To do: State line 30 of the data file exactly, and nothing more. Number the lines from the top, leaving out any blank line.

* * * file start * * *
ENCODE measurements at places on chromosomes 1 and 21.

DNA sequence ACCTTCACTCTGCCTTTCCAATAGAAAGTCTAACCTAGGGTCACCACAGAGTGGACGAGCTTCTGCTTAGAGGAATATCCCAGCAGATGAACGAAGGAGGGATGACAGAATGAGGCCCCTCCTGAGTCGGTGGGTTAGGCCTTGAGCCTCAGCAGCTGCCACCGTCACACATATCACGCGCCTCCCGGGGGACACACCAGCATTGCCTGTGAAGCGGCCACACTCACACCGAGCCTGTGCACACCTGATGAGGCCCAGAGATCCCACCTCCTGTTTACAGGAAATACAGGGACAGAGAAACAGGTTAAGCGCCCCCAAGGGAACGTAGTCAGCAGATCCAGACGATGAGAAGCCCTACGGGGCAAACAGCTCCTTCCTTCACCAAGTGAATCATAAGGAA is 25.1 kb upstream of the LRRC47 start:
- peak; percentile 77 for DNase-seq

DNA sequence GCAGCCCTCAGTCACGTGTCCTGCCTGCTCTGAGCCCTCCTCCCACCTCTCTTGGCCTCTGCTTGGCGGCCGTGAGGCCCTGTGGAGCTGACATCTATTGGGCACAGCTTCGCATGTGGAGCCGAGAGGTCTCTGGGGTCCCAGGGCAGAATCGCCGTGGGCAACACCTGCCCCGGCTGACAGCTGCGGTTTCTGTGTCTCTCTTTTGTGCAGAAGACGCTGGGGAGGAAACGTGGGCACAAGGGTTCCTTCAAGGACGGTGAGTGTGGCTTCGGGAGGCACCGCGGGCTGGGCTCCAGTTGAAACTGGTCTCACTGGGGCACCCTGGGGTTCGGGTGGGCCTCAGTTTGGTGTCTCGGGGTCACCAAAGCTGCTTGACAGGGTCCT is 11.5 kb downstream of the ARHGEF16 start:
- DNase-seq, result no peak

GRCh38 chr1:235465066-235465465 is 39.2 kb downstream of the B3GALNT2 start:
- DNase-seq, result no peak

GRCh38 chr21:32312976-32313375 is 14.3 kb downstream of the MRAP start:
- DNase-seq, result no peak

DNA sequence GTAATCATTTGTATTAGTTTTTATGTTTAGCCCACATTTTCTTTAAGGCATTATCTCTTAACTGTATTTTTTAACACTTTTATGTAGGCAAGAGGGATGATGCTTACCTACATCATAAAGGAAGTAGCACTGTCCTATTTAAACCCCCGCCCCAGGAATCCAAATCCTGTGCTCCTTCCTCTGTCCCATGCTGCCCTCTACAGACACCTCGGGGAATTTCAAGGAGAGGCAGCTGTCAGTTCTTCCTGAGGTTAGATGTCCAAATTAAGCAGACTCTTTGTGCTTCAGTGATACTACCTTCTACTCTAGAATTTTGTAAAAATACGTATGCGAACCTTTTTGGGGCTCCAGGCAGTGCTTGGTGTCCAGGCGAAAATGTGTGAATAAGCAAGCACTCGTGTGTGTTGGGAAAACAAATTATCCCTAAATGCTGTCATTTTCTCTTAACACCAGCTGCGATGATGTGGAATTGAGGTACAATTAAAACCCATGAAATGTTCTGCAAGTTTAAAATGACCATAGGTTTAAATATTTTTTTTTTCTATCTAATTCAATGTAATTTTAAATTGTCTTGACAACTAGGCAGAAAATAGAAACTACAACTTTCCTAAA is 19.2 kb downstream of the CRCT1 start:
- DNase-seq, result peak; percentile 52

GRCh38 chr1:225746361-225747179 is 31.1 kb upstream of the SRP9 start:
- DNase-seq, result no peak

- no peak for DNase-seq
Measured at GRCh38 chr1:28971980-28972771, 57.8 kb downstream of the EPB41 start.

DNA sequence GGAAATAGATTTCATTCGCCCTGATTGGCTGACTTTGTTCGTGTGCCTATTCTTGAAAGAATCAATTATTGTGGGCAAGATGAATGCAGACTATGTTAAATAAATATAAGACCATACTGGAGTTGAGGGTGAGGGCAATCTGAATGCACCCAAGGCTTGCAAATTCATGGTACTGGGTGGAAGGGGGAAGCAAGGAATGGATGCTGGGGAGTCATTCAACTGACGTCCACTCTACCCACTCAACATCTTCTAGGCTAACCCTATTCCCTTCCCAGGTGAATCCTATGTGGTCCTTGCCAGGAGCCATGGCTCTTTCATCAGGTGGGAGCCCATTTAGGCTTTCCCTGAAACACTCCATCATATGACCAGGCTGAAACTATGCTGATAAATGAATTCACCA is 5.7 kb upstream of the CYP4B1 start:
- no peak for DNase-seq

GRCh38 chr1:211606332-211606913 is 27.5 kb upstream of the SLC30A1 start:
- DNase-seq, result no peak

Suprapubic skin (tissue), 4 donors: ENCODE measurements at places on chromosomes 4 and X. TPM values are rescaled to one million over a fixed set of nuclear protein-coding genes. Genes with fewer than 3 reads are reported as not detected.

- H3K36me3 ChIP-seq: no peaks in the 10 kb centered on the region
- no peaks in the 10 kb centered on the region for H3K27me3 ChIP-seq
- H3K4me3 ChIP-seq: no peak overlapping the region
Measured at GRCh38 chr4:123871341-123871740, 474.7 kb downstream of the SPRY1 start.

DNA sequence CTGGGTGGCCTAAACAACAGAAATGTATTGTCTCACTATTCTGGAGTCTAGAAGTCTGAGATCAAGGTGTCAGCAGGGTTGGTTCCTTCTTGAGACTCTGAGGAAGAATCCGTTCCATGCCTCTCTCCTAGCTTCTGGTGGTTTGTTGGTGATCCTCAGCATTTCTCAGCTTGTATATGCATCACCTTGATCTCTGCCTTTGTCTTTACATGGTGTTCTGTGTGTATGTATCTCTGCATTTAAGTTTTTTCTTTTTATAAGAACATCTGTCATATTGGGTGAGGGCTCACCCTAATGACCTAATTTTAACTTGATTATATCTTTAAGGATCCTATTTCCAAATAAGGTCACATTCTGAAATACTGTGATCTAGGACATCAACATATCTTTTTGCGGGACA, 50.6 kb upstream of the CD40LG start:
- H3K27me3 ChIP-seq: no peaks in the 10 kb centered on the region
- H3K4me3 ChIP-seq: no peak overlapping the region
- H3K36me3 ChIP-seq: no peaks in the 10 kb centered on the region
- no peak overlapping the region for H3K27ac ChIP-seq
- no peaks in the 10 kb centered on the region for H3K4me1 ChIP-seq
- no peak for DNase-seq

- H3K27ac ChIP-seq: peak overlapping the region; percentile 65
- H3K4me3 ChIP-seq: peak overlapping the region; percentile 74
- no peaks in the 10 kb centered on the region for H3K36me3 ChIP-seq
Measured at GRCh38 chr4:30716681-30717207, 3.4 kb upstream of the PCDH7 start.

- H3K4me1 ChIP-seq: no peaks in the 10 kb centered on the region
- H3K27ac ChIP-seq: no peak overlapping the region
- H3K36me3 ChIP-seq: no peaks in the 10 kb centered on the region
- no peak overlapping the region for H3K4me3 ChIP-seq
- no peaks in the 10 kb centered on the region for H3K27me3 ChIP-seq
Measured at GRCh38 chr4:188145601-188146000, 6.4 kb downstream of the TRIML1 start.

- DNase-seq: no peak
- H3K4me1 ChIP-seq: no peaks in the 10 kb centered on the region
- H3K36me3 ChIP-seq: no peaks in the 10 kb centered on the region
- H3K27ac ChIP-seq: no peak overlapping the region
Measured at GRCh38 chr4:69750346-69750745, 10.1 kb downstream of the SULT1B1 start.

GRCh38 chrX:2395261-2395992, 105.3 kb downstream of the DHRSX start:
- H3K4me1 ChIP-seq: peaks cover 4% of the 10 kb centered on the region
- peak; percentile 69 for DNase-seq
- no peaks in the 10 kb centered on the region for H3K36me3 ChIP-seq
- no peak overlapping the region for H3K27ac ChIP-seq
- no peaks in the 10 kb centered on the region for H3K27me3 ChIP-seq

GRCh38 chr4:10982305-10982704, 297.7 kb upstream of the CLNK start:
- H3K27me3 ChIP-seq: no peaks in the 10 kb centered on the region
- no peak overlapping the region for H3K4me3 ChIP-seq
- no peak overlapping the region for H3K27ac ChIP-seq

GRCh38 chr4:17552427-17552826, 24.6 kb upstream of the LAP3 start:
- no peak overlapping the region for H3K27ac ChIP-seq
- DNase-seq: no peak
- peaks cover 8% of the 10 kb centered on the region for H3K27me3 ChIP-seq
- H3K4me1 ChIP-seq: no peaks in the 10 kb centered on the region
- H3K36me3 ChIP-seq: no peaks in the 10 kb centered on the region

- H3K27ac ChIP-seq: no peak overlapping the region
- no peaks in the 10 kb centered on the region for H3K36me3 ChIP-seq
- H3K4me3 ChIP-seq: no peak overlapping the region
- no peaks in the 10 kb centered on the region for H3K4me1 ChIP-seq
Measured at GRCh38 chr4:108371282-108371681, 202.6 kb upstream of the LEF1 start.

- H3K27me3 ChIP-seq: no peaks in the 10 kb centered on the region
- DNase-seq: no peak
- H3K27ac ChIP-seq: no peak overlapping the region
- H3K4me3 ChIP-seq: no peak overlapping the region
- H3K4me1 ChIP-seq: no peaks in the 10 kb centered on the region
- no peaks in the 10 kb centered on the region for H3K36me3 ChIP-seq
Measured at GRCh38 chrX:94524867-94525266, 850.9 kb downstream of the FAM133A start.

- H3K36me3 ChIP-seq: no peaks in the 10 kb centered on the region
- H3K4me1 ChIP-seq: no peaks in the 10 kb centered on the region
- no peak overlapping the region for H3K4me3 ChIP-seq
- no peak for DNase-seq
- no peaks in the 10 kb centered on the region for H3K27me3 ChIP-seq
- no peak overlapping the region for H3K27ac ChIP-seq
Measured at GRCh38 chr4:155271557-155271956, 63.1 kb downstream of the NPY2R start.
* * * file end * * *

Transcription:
- no peaks in the 10 kb centered on the region for H3K4me1 ChIP-seq